Aside from that, it may be an excellent method to get started if you don’t have the proper instruments at hand.

When it comes to finding out who your main internet rivals are, Google is the most useful tool.

The competition in the actual world may not always be the same in every scenario (if you and others are selling your wares through brick and mortar stores, for example).

The best place to begin is by Googling for the goods or services you provide and seeing who regularly ranks in the top five results.

In the case of garage door openers, for example:

Home Depot and Lowes are your top organic competitors for this product if you don’t mind skipping the sponsored commercials.

Add these two to your list of top rivals if they repeatedly appear in searches for any of your goods or services.

Make sure to look up any other names that people could use to look for your goods or services, just in case.

You’ll also want to do a site search for each product’s alternate names on each competitor’s website.

To achieve this, type the search word into Google, followed by “site:domainname.com” in the URL field (using the competitor’s domain).

This search informs us what other keywords the competition is ranking for in Google when it comes to this product.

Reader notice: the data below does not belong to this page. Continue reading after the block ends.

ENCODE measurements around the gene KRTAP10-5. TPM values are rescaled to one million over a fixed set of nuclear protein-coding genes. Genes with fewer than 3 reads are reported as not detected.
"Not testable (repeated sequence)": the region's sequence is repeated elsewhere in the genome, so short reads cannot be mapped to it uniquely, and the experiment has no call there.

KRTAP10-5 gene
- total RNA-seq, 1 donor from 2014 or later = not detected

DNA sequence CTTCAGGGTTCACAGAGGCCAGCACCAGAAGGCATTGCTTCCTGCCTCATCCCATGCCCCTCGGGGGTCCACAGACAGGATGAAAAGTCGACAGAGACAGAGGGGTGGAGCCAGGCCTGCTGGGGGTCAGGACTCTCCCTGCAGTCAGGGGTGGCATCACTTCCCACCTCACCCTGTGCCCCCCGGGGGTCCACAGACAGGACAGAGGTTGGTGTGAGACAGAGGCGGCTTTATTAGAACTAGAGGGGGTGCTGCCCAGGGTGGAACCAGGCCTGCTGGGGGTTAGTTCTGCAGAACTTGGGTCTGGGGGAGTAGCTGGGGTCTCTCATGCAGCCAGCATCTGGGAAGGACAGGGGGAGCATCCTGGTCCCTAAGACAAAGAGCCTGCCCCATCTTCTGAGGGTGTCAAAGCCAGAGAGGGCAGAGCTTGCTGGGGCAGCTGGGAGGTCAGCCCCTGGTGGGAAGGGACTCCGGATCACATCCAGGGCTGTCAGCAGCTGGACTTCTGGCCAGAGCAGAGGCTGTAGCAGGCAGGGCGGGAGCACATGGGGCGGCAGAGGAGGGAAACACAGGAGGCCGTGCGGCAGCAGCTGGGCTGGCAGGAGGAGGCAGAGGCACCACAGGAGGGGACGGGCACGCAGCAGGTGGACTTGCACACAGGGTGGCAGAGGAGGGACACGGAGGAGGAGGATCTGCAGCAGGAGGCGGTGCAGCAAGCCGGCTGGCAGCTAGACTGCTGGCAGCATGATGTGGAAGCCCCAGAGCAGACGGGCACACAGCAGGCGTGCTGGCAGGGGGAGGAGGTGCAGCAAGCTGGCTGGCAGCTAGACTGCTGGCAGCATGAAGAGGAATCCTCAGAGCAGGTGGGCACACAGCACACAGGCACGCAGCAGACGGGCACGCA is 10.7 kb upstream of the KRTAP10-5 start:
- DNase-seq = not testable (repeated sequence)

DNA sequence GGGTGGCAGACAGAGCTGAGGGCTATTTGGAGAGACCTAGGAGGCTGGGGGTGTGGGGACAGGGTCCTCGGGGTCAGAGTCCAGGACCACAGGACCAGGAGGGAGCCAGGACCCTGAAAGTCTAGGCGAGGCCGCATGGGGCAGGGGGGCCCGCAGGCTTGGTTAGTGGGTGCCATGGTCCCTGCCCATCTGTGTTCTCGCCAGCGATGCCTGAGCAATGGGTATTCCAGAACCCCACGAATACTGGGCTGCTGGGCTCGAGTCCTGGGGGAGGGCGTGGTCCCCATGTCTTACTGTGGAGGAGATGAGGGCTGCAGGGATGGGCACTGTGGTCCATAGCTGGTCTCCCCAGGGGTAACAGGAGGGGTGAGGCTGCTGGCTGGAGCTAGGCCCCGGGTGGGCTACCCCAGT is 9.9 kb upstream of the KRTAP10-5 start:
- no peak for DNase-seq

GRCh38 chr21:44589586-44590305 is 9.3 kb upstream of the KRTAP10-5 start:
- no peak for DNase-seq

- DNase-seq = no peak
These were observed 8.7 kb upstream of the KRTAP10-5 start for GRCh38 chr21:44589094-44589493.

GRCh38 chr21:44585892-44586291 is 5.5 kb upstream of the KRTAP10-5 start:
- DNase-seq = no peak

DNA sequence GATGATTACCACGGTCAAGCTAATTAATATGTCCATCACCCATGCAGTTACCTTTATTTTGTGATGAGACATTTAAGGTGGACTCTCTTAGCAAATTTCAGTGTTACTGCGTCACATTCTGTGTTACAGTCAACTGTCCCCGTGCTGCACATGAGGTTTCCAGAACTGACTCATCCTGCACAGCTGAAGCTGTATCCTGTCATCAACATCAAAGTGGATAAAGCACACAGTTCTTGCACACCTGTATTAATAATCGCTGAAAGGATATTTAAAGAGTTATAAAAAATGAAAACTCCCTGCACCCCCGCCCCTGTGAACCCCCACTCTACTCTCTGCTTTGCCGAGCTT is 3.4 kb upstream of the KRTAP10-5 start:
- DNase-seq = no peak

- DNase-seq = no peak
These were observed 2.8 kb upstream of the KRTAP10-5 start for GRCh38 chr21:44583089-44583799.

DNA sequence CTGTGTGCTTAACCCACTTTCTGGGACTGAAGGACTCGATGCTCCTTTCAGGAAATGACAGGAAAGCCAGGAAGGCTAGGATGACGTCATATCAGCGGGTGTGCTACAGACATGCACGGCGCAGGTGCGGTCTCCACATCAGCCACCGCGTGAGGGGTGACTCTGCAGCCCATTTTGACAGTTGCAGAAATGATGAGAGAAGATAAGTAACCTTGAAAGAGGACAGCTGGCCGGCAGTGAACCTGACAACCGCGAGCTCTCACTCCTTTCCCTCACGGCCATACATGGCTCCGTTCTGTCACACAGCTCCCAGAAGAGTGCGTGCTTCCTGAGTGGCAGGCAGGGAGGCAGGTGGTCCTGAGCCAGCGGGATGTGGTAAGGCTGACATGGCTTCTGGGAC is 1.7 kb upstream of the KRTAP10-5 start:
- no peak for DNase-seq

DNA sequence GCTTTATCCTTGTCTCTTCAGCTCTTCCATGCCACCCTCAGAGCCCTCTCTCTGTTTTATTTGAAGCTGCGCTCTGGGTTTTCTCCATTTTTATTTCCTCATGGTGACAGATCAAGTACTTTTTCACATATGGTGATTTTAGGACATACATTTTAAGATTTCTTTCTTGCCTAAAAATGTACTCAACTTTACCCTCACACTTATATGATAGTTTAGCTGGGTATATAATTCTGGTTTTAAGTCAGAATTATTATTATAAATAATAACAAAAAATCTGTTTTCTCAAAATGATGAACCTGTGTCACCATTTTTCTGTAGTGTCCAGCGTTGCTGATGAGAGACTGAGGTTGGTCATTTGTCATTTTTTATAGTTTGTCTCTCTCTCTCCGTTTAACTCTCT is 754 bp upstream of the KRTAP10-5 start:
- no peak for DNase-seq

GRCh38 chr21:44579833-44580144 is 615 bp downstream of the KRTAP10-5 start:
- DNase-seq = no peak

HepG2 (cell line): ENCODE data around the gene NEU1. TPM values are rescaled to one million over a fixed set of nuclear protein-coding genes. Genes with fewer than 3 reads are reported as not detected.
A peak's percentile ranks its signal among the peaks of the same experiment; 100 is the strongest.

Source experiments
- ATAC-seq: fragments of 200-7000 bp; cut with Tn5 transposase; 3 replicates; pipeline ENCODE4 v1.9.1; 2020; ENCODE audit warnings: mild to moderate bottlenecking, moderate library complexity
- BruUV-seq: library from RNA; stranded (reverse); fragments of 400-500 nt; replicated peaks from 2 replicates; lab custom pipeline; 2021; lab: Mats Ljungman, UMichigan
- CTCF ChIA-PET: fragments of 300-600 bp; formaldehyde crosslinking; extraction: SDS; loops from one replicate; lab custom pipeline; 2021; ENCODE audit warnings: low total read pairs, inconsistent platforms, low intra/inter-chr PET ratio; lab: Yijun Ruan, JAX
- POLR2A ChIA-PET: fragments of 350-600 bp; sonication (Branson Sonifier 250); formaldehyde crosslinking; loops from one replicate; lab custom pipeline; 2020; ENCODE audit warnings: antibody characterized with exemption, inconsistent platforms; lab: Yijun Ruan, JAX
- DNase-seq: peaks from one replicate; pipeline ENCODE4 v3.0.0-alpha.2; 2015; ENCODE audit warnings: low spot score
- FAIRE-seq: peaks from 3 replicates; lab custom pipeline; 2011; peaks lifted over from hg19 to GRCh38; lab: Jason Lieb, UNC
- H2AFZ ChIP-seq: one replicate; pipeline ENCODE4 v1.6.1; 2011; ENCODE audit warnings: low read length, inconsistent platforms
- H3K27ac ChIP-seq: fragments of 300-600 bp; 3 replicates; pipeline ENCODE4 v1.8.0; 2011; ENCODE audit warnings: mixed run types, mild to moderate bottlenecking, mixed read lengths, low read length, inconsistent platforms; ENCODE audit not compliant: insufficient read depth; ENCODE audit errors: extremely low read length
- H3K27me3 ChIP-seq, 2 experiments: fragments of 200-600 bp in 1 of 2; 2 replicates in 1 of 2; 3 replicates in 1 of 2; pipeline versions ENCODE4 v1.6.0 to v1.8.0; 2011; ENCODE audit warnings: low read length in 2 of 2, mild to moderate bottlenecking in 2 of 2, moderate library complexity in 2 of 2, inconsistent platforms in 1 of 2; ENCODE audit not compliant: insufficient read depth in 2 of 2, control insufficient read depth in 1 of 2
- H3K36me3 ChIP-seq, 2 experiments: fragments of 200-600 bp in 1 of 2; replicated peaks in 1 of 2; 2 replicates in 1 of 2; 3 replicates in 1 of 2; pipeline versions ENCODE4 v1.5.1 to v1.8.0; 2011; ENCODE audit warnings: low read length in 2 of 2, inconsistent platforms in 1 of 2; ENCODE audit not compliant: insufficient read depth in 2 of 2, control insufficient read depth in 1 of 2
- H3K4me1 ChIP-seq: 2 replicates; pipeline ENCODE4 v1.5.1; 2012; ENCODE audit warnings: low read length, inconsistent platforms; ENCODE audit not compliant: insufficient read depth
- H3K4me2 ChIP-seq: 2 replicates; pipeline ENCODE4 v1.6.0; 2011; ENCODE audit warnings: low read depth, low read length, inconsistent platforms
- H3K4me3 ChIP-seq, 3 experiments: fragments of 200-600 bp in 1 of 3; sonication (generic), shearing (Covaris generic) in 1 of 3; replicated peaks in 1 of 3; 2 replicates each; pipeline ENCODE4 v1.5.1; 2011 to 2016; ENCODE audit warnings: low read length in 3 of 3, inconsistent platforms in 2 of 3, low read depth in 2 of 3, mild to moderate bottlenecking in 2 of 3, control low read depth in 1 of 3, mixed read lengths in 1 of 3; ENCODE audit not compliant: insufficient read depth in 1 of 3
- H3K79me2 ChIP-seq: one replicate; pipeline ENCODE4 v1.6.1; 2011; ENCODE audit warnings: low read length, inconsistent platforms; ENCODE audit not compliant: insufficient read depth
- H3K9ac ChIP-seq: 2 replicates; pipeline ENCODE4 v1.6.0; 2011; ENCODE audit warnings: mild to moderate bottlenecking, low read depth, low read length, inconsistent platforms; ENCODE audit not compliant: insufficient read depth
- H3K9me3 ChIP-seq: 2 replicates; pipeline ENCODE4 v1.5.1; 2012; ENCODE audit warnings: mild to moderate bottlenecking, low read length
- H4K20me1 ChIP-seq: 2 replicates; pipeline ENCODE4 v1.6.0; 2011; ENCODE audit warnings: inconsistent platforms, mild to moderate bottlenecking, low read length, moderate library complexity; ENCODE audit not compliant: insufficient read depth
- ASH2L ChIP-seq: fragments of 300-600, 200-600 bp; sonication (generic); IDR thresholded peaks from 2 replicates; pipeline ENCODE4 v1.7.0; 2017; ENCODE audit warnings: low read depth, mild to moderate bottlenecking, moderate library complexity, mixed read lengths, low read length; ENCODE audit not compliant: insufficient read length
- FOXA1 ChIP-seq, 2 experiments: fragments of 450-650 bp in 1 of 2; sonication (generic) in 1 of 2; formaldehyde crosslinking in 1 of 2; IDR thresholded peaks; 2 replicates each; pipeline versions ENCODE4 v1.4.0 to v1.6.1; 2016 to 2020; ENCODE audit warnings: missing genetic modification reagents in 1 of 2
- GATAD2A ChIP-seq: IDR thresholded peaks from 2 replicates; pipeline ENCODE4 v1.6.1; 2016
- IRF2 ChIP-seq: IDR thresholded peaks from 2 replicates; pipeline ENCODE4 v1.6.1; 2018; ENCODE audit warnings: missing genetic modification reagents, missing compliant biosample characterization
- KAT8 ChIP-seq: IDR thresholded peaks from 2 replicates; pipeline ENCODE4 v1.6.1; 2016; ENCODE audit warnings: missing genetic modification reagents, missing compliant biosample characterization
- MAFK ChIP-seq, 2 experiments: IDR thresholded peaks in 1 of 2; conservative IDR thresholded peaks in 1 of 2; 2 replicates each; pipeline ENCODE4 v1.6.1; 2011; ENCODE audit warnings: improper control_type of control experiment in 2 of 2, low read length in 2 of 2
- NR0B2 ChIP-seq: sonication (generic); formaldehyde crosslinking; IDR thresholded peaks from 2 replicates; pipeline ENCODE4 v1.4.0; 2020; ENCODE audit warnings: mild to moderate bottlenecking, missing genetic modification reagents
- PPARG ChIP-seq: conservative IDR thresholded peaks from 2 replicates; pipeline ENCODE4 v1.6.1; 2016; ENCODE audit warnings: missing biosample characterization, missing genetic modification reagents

Home Depot’s garage door opener items may be shown by Google to users looking for belt-drive, chain-drive, and 4-garage door opener products. Make a list of all of them as potential keywords.

Using Search Engine Keyword Research Tools

Competitive research requires the use of an outside service.

While some free tools may provide you limited access to this information, most commercial products can give you a far more detailed view of the competition.

Many programmes enable you to enter a competitor’s domain to see what keywords they are most popular.

For example, here is how it appears in seoClarity. As an employee of seoClarity, I can tell you that most paid keyword tools will provide the same results.

Consider adding any relevant keywords and variants to the list.

Using these techniques, you’re typically able to go deeper and uncover new things: